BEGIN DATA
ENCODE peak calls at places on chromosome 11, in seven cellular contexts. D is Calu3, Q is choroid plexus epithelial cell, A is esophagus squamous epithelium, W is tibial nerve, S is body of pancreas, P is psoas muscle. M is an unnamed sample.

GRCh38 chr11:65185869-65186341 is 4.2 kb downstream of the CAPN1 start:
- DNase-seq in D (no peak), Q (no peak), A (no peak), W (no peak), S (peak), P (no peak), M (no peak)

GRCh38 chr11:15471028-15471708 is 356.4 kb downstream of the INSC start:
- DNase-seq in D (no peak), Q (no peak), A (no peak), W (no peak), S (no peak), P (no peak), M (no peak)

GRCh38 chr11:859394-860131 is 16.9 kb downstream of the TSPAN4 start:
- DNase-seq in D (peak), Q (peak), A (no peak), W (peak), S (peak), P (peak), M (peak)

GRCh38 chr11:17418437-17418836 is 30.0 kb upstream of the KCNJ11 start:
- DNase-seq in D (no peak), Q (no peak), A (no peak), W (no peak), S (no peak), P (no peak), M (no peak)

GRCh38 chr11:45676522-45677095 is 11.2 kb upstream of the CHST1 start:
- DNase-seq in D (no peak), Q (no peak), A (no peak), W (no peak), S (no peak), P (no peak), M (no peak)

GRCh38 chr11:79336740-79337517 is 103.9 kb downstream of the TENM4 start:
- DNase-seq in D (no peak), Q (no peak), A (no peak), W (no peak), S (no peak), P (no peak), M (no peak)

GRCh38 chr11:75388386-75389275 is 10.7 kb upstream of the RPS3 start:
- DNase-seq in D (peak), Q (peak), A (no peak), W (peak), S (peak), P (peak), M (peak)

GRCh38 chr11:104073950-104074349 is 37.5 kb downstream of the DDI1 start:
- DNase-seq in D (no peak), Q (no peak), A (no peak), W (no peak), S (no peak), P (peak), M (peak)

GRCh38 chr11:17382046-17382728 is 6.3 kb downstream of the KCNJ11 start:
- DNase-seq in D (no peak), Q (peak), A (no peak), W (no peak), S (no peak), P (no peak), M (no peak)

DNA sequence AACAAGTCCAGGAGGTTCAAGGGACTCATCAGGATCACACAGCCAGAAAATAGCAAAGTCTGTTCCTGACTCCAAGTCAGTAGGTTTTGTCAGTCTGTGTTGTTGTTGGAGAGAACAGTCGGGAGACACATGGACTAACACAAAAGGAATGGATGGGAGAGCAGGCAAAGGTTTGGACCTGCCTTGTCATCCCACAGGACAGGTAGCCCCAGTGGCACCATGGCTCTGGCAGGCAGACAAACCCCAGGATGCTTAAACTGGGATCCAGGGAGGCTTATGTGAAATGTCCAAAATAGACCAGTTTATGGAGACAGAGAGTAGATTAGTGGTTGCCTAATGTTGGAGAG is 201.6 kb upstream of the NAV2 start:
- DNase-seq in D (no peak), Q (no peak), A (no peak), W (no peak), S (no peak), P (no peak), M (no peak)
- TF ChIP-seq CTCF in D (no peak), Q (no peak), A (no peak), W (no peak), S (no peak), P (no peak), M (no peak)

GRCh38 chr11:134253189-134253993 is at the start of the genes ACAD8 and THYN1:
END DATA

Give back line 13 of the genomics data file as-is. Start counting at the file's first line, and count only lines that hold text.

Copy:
- DNase-seq in D (no peak), Q (no peak), A (no peak), W (no peak), S (no peak), P (no peak), M (no peak)